"Oh yeah, I forgot the standing backwards in the booth and putting crackers in the hair of the lady behind us." We've both been that lady, right?
The photos are perfect. Funny that the kids aren't the ones that get exausted with all that energy output.

Marcia, you are so blessed, I hope you know that - and am sure you do.

Cile said...

What a fun batch of memories you are making for your kids and your Grandbabies! All those adventures... Your memoirs will keep them brave as they themselves age into their own stories. Too bad I didn't have time to meet up with you in Portland when I was down there, Marcia. I would have liked that!

Linda Myers said...

I remember thinking, when I had two toddlers, that a restaurant meal sounded like a good idea.

Not.

Freda said...

What wonderful memories you are building; and keeping them on the blog is a way of your grandchildren enjoying things all over again. All health and joy to all of you.

Vagabonde said...

Grandchildren are a joy – we have a 4 years and a 2 years old, and another one coming up in a few days. Both my daughter (who was brought up the French way) and my son-in-law (who was brought up the Southern Indian way – from India) are very strict. When we go and eat the children behave or they do not stay in the dining room. We never had problems with them – they are regular kids at home, but when they go out, they behave.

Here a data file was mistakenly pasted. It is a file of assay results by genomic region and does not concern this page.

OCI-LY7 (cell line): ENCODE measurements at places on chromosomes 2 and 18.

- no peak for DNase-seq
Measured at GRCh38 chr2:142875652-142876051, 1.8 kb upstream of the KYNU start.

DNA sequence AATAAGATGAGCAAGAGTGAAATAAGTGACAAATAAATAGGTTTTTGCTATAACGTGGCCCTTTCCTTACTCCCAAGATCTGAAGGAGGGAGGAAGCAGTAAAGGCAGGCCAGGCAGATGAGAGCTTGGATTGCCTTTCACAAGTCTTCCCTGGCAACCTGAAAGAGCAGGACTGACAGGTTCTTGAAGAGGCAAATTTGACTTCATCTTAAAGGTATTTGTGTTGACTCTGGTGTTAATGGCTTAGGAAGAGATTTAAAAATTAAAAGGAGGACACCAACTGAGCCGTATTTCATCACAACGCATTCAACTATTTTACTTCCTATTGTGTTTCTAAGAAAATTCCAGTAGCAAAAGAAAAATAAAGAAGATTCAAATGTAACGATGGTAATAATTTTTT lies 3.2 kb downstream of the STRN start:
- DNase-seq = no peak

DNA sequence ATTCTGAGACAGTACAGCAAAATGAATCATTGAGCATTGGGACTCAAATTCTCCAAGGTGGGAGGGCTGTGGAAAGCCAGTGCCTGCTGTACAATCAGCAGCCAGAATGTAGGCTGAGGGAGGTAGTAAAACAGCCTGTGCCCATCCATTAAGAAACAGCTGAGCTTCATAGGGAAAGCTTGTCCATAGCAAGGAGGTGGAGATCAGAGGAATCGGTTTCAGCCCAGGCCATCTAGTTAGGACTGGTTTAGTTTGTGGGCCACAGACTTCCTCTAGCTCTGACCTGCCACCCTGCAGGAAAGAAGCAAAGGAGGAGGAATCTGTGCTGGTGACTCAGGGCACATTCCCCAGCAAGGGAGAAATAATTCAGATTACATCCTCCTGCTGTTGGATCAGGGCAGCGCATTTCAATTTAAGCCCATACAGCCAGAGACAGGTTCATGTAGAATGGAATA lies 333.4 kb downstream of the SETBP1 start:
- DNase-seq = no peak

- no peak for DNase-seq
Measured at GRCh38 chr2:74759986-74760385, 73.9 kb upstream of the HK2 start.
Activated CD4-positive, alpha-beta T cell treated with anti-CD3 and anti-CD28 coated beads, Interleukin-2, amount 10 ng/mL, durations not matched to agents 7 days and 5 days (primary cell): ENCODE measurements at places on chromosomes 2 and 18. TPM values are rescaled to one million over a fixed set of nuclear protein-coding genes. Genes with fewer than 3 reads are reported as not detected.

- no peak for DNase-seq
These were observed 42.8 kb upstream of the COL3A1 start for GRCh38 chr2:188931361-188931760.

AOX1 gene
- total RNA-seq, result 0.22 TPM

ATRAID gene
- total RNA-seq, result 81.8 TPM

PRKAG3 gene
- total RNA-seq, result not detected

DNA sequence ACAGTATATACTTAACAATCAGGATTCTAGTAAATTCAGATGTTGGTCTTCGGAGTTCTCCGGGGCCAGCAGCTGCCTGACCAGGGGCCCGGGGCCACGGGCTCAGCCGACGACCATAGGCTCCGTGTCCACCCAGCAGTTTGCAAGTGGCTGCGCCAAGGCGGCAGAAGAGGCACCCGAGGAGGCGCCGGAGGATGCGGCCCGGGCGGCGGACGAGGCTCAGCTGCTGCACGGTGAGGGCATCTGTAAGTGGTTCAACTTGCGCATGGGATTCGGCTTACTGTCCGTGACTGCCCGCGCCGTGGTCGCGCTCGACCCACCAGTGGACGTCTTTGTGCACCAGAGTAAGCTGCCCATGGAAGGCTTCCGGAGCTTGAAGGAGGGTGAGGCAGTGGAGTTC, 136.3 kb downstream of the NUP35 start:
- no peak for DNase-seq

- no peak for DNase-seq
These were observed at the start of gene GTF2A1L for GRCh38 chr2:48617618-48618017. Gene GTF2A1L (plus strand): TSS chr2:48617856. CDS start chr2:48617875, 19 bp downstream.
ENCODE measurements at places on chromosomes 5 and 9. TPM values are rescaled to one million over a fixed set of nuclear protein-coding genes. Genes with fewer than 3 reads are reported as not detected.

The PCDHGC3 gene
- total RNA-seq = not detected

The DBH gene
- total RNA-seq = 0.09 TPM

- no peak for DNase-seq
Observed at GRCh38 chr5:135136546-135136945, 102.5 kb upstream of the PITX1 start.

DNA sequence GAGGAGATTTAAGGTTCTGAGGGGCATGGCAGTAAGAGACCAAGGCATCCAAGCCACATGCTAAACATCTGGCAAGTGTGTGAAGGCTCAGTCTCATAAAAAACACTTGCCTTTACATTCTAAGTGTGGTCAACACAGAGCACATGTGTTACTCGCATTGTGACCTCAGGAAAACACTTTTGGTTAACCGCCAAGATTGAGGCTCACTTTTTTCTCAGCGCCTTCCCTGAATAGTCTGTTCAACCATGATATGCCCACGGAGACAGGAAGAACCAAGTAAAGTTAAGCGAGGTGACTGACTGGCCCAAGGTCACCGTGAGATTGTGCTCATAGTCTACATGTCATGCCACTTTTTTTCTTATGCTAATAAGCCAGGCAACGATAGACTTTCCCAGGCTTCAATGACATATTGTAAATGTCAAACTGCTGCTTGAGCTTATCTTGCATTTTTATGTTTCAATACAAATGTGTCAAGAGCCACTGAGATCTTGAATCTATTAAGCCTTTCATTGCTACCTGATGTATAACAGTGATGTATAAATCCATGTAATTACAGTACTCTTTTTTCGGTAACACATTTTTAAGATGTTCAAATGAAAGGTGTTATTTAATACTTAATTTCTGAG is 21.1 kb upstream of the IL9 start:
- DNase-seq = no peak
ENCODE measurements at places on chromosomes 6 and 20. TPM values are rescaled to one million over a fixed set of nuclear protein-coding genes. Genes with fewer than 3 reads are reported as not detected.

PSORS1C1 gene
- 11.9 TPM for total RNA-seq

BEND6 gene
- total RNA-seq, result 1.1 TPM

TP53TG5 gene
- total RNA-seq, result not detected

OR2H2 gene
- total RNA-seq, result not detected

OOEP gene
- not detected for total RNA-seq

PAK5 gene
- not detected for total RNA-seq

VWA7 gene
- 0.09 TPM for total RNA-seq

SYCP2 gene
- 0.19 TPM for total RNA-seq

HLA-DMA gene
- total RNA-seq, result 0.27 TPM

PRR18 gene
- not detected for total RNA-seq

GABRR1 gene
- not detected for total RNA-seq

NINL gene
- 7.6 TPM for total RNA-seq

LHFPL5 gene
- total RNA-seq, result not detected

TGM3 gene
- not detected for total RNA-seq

Nance said...

Cherubs! They all could have posed for Mary Cassatt, these beauties.

I'm able to say so because I have only the one grandson, age four, so far. But I had a moment of panic last week when my daughter called to say that she was thinking of "timing" number two for fall of 2012. And, because it is their way, her sibling phoned the same day to say they were thinking of timing their first for the same time frame.

Be assured, I'm storing away your advice.

marciamayo said...

Nance, you might just want to the opposite of what I do.

I Wonder Wye said...

Love this and I 'saw' your love through the chaos. Parker at two amazed me when we went out to eat by sitting quietly on her mom's lap and eating her mac and cheese. She squirmed at the end of the meal so Brooks took her outside to wait for us. But -- as you noted -- it's one child we handled and not three toddlers!!